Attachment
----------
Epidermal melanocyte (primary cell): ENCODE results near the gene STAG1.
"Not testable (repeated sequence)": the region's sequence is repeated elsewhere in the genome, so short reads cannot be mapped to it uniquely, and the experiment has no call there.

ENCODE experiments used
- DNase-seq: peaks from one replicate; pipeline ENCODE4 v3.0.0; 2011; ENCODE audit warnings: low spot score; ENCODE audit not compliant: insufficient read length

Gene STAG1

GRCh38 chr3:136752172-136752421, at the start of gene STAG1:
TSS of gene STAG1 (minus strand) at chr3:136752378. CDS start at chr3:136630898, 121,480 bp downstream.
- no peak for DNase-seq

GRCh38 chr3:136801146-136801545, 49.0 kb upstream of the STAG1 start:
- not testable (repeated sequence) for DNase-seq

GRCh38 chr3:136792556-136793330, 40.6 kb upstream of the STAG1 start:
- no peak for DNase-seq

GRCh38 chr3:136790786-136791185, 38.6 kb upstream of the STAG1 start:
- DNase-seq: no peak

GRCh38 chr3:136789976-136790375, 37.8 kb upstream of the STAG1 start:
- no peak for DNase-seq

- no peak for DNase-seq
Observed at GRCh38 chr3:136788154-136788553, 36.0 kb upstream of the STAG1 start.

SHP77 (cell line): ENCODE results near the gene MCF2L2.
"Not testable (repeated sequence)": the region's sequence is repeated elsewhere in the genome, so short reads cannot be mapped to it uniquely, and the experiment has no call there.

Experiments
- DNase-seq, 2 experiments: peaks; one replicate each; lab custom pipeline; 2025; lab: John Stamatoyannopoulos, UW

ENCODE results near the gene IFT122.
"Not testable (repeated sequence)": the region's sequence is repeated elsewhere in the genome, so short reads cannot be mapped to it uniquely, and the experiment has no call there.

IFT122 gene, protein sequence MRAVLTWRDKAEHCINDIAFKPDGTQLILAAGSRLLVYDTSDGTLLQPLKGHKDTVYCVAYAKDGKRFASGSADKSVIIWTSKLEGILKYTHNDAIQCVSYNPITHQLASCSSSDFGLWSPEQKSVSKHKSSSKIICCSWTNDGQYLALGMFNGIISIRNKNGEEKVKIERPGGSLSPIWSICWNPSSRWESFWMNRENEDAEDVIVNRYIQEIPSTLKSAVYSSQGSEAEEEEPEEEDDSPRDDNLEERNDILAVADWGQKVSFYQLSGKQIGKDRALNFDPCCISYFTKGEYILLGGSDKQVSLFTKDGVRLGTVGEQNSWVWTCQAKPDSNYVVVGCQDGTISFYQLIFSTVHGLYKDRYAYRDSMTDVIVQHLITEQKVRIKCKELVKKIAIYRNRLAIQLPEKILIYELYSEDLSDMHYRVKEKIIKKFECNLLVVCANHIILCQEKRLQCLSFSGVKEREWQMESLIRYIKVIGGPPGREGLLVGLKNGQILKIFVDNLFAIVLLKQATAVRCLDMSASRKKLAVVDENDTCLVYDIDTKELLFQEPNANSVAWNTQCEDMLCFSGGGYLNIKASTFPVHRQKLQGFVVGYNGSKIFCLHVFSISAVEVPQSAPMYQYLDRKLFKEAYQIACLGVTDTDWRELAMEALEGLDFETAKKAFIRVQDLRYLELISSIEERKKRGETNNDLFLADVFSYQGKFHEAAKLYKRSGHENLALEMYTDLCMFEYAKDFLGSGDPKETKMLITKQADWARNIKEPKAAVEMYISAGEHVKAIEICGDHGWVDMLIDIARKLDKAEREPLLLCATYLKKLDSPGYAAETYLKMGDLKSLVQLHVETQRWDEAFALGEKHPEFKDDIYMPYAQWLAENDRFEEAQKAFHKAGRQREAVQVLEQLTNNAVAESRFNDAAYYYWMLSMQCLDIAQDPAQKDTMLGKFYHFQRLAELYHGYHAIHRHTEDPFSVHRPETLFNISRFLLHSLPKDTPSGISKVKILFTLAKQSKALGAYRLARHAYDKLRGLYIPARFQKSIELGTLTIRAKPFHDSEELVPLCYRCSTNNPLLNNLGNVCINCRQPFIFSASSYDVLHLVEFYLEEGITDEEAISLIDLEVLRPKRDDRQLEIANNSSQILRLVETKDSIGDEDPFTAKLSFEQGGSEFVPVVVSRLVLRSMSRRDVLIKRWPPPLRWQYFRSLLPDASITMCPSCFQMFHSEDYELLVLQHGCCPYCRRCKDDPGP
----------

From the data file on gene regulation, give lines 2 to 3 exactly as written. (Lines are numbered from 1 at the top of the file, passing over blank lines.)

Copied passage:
"Not testable (repeated sequence)": the region's sequence is repeated elsewhere in the genome, so short reads cannot be mapped to it uniquely, and the experiment has no call there.

ENCODE experiments used